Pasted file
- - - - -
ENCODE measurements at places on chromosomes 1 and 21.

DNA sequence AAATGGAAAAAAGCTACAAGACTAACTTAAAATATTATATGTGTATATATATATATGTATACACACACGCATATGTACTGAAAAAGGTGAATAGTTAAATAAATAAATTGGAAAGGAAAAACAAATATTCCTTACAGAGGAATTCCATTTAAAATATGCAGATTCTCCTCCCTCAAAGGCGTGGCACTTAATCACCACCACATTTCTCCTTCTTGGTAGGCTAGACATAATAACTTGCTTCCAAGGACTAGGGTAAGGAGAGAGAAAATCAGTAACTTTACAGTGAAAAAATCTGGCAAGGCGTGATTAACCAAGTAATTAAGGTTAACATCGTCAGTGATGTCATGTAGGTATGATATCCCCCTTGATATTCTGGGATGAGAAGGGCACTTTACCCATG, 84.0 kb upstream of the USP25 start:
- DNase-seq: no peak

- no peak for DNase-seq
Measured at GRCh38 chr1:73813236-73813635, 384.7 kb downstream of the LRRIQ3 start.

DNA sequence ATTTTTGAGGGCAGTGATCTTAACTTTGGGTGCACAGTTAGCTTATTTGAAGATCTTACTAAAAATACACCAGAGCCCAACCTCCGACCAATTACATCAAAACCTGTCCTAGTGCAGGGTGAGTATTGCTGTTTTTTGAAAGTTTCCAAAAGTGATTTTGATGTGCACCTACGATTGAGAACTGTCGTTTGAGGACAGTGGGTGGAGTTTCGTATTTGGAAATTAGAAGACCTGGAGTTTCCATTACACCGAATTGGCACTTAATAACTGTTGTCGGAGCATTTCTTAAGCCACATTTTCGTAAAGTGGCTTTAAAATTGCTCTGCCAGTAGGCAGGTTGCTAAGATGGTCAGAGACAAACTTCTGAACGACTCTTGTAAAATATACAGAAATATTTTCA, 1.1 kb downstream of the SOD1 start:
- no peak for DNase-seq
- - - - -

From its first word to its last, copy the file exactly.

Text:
ENCODE measurements at places on chromosomes 1 and 21.

DNA sequence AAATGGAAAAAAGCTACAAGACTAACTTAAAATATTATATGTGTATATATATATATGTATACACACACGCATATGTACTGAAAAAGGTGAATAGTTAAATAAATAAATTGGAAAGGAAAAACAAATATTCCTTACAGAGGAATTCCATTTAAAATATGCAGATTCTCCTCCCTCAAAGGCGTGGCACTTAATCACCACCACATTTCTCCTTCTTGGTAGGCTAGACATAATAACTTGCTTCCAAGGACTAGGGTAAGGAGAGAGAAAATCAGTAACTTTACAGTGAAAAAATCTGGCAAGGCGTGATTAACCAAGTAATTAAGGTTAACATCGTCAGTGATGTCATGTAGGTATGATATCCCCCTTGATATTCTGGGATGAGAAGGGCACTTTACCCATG, 84.0 kb upstream of the USP25 start:
- DNase-seq: no peak

- no peak for DNase-seq
Measured at GRCh38 chr1:73813236-73813635, 384.7 kb downstream of the LRRIQ3 start.

DNA sequence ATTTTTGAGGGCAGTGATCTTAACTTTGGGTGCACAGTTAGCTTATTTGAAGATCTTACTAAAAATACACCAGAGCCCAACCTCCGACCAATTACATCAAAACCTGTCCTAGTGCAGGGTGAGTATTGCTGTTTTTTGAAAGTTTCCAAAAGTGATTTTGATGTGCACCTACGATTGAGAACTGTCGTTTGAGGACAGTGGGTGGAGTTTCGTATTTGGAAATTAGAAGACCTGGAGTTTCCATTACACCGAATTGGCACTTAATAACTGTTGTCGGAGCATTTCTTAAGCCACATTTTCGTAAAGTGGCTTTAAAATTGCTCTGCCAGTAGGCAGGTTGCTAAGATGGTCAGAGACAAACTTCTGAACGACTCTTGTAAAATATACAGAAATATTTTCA, 1.1 kb downstream of the SOD1 start:
- no peak for DNase-seq